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Travis Love has been a counselor, football coach, teacher and policeman.

Then he took a leap of faith into acting. That led to his appearance in the blockbuster “Black Panther.”

"I'm very blessed, very excited and very thankful to have such an opportunity to be included in these things that will go down in history," Love said.

The Soperton, Georgia, native graduated from South Carolina State University in 2003 with a bachelor's degree in computer science. He also played football at the university.

He began his pursuit of acting after moving to Atlanta in 2009.

He is best known for his portrayal of Shumpert in AMC's "The Walking Dead," one of the most popular cable television series of all time.

His most recent work includes serving as a stuntman in Marvel's "Black Panther," which debuted in theaters nationwide on Feb. 16.

In the film, the 39-year-old plays a warrior in the Jabari tribe, a group in the fictional East African nation of Wakanda.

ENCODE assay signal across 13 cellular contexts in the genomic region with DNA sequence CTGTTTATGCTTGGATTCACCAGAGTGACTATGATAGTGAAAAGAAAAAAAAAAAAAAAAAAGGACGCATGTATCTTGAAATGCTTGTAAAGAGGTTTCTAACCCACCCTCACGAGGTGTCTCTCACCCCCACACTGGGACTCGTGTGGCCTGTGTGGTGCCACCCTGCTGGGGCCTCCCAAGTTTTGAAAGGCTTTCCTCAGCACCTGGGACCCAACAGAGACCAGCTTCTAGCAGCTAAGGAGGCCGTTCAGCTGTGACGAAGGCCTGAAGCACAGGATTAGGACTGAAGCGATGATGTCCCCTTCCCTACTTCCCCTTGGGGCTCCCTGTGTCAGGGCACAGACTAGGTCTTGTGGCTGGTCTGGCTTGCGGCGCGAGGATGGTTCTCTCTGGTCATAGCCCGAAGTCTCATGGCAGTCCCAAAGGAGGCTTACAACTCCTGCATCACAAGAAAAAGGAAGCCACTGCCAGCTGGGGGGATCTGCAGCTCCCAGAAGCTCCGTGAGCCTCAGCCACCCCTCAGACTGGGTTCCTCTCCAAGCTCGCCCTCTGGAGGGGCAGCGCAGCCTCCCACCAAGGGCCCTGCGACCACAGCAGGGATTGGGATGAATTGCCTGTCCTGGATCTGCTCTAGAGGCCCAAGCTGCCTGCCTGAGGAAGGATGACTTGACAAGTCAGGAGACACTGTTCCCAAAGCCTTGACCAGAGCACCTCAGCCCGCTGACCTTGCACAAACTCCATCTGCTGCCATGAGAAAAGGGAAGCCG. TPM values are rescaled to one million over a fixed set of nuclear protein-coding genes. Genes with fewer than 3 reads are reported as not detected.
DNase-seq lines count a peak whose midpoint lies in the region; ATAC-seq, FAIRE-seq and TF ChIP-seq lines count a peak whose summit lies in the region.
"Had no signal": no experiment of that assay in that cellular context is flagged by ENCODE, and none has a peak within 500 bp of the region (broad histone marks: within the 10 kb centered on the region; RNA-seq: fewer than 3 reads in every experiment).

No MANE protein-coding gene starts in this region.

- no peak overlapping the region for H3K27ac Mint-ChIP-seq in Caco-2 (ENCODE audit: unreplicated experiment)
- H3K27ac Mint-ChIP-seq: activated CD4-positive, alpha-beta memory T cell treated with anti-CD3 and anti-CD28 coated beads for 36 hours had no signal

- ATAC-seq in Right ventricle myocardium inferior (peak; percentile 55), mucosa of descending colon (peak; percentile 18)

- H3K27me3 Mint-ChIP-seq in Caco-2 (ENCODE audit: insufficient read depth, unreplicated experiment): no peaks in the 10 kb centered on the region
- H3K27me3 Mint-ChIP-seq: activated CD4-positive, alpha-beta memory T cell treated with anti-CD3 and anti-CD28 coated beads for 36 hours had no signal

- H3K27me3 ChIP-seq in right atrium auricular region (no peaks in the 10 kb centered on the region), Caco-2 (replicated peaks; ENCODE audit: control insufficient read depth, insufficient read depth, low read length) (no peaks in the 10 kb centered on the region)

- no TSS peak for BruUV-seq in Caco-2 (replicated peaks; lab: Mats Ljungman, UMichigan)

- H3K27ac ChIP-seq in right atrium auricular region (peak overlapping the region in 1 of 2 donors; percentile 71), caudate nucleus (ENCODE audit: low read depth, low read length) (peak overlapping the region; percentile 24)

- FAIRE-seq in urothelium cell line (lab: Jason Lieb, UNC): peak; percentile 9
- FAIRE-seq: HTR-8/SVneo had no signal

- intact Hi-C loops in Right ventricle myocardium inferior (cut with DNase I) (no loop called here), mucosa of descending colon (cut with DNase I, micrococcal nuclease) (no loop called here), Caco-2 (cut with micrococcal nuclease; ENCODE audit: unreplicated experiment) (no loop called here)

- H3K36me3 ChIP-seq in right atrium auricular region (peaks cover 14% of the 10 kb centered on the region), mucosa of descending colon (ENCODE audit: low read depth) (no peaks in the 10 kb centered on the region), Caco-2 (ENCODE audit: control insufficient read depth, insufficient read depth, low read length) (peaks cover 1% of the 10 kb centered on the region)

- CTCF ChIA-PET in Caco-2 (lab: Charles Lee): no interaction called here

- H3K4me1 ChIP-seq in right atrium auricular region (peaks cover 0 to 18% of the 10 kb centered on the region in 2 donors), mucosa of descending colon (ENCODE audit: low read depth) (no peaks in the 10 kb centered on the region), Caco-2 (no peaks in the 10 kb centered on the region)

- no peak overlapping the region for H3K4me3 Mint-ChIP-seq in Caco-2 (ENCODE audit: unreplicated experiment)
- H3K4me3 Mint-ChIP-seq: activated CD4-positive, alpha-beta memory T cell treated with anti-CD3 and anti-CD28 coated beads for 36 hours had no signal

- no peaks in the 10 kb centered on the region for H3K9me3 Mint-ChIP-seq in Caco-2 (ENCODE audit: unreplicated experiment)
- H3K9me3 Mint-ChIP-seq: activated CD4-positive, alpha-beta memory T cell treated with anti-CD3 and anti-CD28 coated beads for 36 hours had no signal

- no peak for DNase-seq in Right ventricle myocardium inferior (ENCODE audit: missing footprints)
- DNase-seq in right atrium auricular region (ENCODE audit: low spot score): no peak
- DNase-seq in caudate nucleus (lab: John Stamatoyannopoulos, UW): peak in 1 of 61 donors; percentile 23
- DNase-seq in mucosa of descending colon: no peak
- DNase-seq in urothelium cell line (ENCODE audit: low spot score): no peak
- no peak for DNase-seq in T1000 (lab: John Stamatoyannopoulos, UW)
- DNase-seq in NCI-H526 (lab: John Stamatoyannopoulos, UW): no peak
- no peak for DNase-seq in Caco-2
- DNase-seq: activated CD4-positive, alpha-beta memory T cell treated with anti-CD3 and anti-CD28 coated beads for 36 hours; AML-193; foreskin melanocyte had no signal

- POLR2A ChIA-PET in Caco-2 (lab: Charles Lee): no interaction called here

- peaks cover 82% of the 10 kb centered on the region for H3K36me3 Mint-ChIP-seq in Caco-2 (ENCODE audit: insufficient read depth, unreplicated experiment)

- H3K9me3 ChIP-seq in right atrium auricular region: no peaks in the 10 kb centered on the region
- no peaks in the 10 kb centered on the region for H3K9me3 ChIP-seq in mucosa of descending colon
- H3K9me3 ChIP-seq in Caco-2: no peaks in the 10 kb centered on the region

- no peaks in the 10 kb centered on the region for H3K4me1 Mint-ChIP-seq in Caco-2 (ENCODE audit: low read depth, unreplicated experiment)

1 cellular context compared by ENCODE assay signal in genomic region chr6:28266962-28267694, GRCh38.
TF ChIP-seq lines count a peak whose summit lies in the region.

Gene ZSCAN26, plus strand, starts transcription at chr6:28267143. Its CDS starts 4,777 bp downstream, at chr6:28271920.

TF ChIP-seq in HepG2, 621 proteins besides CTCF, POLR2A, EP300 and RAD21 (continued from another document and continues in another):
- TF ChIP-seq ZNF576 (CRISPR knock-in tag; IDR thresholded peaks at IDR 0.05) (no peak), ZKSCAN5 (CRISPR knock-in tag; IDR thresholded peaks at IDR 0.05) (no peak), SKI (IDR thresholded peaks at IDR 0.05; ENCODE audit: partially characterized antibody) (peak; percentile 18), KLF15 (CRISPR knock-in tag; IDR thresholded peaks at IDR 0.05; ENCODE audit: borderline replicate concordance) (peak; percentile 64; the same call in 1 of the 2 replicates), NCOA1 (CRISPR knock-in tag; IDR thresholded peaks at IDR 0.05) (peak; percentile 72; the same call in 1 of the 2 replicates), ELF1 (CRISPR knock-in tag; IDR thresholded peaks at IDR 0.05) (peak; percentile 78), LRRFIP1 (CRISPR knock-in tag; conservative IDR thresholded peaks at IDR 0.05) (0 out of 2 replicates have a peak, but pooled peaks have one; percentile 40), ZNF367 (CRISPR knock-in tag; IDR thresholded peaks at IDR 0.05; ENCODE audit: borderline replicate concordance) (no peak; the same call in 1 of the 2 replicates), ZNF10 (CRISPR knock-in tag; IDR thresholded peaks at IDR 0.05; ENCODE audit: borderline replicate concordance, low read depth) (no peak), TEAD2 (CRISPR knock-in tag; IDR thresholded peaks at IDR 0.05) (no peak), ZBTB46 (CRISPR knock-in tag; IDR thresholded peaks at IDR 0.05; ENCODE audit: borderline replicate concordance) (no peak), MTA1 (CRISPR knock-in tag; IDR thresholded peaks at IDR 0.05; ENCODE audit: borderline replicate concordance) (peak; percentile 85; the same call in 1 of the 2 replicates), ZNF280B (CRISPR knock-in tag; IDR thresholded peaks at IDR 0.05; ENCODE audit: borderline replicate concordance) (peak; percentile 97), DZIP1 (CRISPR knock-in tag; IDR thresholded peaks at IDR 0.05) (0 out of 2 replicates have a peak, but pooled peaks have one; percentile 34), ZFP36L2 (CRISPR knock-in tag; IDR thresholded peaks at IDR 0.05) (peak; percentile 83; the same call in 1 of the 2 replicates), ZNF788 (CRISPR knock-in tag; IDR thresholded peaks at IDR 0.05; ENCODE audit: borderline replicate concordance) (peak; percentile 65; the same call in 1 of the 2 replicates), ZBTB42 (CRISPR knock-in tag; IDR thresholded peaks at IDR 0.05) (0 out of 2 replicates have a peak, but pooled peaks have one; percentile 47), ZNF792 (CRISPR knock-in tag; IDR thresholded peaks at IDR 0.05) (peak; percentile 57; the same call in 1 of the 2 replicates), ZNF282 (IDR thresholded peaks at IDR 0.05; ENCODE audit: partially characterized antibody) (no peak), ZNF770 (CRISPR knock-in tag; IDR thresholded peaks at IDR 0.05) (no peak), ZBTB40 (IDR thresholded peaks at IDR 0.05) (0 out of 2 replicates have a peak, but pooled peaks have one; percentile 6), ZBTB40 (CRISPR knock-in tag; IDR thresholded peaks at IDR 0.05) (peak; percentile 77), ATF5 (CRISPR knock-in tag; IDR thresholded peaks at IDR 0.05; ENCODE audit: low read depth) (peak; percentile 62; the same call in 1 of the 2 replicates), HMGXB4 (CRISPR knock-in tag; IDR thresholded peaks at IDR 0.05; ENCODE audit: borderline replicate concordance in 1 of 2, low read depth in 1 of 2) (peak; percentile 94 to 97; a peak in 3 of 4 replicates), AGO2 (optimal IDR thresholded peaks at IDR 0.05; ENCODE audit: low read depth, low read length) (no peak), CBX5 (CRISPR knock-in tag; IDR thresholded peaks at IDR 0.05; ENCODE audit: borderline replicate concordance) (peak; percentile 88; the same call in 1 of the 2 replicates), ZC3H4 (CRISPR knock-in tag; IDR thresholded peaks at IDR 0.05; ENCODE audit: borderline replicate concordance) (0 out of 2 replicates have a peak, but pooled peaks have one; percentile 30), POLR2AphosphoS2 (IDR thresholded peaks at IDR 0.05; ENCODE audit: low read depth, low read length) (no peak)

"The role means a lot to me because I'm new to this whole journey of acting. I was blessed to have my first opportunity a few years back in 'The Walking Dead.' My television debut was actually with 'The Walking Dead.' Now a few years later, I get to be a part of a blockbuster black history movie," Love said.

Black Panther was the first superhero of African descent in mainstream American comics.

Love’s shot to be in the movie came as he was working as a grip on a Tyler Perry show. He received a call from one of his friends who was already performing stunts for the film.

His friend asked, “You want to do stunts on ‘Black Panther?' " Love responded, “I will do anything on ‘Black Panther.' '

Love had previously done a photo shoot for "Muscle and Fitness" magazine. His friend asked that he send him a photo from the shoot and the rest was history.

“He called me back three minutes later and said, ‘They want you to come in today.’… So that was God working in the midst of things. Stunt people train, rehearse and practice all of their lives to get a gig like stunts on ‘Black Panther,’ and God made it so that I was qualified with that picture I sent in,” he said.

In addition to his role in "The Walking Dead," Love's acting career has also included a role in Tyler Perry's "The Have and Have Nots" on the OWN Network. He has also appeared on the BET Network's drama "Tales," which is a scripted anthology series of “song stories” that weave classic and current hip-hop songs into visual narratives.